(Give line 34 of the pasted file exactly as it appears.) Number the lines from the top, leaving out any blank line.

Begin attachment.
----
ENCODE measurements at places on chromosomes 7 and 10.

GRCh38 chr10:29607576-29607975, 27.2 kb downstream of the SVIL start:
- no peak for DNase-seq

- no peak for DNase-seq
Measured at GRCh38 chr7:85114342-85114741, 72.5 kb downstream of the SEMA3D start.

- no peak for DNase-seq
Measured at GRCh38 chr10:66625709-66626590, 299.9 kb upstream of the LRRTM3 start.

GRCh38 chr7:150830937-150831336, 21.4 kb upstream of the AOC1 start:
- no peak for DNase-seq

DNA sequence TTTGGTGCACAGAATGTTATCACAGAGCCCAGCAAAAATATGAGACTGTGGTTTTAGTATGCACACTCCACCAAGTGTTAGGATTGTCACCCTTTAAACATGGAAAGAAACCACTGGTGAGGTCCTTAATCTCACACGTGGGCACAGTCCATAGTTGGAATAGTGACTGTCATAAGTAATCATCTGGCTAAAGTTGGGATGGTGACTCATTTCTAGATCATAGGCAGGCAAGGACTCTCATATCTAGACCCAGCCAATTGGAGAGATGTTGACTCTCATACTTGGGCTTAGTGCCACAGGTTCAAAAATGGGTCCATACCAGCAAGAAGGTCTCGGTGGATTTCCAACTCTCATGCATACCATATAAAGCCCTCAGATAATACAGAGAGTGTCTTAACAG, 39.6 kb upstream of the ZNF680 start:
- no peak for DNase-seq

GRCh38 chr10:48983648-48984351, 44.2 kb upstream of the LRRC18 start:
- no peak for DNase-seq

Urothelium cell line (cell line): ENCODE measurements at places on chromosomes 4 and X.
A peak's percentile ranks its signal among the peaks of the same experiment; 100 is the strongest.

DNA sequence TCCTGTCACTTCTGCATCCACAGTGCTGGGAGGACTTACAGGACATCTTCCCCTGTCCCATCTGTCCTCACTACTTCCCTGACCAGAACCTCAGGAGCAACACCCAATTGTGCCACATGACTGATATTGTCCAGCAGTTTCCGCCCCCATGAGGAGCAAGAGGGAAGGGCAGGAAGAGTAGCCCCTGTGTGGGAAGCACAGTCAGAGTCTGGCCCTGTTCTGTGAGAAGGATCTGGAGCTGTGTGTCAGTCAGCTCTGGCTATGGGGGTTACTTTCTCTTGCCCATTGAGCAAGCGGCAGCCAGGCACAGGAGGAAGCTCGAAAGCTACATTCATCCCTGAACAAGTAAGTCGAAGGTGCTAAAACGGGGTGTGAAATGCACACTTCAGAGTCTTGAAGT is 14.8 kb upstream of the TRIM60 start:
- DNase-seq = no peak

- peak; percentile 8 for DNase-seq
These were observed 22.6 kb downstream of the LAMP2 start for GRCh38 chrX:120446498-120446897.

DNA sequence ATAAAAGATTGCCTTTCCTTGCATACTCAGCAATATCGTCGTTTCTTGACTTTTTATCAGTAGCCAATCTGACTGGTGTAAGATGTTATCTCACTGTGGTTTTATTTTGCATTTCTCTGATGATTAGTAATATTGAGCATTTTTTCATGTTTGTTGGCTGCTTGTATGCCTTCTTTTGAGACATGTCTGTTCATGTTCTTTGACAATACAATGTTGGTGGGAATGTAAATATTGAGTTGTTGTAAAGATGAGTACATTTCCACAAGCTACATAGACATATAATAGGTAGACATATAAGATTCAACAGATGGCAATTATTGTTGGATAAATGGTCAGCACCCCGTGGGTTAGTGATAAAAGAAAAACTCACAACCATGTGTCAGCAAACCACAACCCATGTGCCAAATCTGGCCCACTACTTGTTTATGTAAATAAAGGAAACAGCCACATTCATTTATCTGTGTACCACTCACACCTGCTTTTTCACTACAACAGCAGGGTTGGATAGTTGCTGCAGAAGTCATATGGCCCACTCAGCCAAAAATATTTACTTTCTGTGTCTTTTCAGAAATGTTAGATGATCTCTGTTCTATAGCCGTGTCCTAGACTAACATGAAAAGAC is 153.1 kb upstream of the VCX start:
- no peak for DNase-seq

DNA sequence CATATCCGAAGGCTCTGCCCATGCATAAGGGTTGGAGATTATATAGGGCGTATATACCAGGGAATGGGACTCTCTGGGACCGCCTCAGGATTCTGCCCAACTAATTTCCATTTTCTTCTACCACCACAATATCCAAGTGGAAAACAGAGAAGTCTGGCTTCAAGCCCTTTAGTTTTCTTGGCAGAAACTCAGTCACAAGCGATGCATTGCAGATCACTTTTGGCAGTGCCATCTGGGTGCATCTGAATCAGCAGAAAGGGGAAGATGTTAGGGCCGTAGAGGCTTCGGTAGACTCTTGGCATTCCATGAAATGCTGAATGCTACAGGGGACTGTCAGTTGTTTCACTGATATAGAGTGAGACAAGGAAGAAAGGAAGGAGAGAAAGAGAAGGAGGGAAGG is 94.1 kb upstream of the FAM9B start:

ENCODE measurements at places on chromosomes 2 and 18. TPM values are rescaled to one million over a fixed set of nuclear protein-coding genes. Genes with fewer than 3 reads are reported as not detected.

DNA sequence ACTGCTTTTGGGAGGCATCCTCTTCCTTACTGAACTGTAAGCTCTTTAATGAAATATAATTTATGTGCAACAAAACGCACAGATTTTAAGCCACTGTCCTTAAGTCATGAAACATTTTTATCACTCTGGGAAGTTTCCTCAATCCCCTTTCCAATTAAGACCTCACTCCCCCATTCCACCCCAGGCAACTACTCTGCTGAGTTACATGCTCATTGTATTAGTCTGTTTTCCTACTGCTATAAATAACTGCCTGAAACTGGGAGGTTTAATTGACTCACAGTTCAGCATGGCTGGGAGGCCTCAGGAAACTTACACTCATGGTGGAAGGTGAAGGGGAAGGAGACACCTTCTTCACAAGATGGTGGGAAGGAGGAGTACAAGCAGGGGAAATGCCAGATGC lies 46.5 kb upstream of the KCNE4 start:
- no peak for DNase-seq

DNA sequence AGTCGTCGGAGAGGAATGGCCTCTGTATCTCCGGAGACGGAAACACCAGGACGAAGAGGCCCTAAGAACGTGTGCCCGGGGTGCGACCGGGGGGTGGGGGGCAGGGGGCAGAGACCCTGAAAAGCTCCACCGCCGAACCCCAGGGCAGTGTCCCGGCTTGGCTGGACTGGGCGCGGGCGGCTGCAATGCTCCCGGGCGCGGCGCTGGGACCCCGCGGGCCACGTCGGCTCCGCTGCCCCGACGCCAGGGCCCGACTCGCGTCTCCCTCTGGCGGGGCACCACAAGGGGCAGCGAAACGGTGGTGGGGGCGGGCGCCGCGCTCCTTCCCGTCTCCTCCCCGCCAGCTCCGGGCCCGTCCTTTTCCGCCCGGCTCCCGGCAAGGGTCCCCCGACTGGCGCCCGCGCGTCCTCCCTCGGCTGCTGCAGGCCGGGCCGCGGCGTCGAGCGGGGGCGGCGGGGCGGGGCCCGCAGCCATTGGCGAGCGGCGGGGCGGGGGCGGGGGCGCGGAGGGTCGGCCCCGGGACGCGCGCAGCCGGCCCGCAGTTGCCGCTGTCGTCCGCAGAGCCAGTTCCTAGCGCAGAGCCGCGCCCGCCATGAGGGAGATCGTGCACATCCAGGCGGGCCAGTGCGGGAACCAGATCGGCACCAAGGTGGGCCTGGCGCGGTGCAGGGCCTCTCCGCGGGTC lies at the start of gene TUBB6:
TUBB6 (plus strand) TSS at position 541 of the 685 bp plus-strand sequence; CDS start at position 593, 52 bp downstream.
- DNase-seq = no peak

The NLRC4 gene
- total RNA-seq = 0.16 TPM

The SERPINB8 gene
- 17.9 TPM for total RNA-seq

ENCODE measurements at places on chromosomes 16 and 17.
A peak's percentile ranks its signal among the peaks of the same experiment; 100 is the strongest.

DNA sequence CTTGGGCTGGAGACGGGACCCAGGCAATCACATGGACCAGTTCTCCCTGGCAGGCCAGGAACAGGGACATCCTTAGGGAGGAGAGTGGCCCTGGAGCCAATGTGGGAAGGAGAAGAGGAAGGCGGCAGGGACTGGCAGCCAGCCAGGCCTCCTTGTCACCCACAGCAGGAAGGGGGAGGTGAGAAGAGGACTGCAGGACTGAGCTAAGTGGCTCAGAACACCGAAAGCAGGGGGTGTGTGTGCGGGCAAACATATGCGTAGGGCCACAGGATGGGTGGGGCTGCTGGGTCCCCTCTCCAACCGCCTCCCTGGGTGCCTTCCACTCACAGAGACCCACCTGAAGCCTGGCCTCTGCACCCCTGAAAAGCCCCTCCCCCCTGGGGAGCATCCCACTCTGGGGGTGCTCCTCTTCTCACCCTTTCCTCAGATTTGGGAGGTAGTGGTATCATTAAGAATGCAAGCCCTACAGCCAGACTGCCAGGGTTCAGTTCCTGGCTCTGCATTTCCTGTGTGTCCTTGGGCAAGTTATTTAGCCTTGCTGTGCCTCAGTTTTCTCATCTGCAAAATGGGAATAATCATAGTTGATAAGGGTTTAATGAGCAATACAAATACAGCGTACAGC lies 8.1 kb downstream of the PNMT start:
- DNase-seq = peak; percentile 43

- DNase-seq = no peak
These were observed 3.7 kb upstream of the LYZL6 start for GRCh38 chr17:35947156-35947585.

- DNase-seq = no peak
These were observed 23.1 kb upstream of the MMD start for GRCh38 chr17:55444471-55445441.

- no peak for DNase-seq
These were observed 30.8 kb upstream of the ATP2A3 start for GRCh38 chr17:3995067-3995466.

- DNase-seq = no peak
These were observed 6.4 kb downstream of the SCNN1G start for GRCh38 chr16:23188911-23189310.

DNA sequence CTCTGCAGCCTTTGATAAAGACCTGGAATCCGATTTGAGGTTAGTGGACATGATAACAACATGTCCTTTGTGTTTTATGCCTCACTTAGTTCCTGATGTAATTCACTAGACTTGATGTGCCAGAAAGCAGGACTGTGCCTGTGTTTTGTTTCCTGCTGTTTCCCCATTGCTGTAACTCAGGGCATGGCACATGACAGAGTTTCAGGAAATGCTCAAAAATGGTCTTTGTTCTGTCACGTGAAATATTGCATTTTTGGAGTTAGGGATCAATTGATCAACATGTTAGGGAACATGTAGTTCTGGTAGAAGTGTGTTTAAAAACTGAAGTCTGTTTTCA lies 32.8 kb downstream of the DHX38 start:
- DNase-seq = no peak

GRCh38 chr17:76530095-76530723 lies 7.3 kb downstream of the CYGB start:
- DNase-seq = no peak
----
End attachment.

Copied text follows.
A peak's percentile ranks its signal among the peaks of the same experiment; 100 is the strongest.